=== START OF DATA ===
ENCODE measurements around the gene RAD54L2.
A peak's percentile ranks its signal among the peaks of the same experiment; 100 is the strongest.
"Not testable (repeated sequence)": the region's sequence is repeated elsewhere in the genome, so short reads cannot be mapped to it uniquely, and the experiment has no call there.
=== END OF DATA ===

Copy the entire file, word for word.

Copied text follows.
ENCODE measurements around the gene RAD54L2.
A peak's percentile ranks its signal among the peaks of the same experiment; 100 is the strongest.
"Not testable (repeated sequence)": the region's sequence is repeated elsewhere in the genome, so short reads cannot be mapped to it uniquely, and the experiment has no call there.